Coefficient of Conservatism:
Coefficient of Wetness:
Forests and thickets, both wet and dry, and open ground, both wet and upland.
A vigorous vine climbing by aerial roots, especially in lowland and floodplain habitats, though also sprawling on the ground. It may have spectacular horizontal branches a meter or two long, upturned at the ends, spreading from tree trunks. If there is nothing on which to climb, this can form a rank shrub to 2 m. The leaflets are essentially flat when fresh, ovate to somewhat lance-ovate, and the petioles are pubescent.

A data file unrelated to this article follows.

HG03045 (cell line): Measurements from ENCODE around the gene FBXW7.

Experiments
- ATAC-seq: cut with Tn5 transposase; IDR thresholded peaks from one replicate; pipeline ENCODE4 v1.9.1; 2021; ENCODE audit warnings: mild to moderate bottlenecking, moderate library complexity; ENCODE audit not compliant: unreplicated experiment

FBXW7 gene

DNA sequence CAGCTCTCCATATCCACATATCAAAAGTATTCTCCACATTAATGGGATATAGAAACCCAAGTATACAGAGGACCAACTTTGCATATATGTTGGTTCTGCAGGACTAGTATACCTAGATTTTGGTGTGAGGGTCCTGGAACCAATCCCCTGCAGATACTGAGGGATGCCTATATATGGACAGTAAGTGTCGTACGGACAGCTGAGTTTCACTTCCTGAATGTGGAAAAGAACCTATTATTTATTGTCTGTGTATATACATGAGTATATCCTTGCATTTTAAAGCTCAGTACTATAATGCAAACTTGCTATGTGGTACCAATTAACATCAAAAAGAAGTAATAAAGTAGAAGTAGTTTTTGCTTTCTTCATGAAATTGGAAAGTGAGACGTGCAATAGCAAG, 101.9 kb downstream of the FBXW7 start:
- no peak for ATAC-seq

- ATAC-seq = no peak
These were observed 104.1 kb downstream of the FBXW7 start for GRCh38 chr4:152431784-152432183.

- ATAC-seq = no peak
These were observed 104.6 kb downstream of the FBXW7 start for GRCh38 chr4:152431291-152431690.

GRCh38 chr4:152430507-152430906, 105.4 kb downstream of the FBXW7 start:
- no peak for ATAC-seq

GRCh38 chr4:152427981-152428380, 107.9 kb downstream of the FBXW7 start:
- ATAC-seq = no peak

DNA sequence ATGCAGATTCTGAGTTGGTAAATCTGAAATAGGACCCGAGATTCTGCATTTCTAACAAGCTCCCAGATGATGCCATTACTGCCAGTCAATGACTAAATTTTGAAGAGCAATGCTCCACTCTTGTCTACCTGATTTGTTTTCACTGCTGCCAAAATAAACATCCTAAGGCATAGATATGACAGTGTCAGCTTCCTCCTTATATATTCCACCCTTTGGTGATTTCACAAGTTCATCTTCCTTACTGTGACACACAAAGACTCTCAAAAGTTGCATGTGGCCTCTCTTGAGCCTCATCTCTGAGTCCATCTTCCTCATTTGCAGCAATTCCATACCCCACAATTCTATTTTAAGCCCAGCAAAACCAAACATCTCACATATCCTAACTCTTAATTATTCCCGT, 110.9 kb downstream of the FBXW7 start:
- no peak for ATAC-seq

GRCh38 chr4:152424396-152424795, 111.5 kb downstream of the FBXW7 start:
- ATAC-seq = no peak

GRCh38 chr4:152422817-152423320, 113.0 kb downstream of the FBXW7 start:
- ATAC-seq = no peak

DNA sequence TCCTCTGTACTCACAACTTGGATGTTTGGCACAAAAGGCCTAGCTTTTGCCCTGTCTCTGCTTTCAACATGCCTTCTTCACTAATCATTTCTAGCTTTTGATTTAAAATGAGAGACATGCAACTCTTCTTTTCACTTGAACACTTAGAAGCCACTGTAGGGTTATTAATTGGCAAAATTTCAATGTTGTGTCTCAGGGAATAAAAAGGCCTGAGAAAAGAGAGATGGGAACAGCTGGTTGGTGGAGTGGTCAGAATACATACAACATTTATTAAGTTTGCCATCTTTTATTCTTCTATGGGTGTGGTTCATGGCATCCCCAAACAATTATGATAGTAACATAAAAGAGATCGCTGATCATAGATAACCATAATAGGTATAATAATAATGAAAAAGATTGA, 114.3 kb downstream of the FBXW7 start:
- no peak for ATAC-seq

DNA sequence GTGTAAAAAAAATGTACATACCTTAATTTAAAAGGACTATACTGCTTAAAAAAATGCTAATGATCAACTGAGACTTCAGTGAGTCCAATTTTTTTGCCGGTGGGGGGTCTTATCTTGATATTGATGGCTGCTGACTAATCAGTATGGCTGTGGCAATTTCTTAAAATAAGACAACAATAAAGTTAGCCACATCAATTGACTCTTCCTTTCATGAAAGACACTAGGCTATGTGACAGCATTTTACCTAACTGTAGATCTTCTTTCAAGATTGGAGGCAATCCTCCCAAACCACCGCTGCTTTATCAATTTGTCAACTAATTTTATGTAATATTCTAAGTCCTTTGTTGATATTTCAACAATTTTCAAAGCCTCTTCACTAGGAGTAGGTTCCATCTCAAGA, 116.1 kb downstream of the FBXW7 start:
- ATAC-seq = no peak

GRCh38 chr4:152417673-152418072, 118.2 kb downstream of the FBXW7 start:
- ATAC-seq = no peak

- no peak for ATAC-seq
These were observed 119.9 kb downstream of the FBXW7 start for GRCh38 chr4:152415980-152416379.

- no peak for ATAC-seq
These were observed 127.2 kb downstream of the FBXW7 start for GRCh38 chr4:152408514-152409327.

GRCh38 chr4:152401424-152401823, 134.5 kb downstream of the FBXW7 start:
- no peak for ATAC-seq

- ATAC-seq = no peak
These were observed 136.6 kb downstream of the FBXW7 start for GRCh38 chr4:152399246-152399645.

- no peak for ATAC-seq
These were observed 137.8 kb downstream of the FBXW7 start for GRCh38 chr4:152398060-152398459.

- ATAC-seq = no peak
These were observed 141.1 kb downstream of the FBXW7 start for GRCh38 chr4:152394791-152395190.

This widespread species is the commonest source of allergic disease in the United States. Remember that our two poison-ivy species in Michigan are low shrubs or vines, with alternate leaves, whitish fruit, and leaflets entire to sparsely and coarsely dentate and larger than those of most other trifoliolate plants. This species is very local northwards, mainly along the larger rivers. The only other native Michigan vine that climbs by aerial roots is Parthenocissus quinquefolia.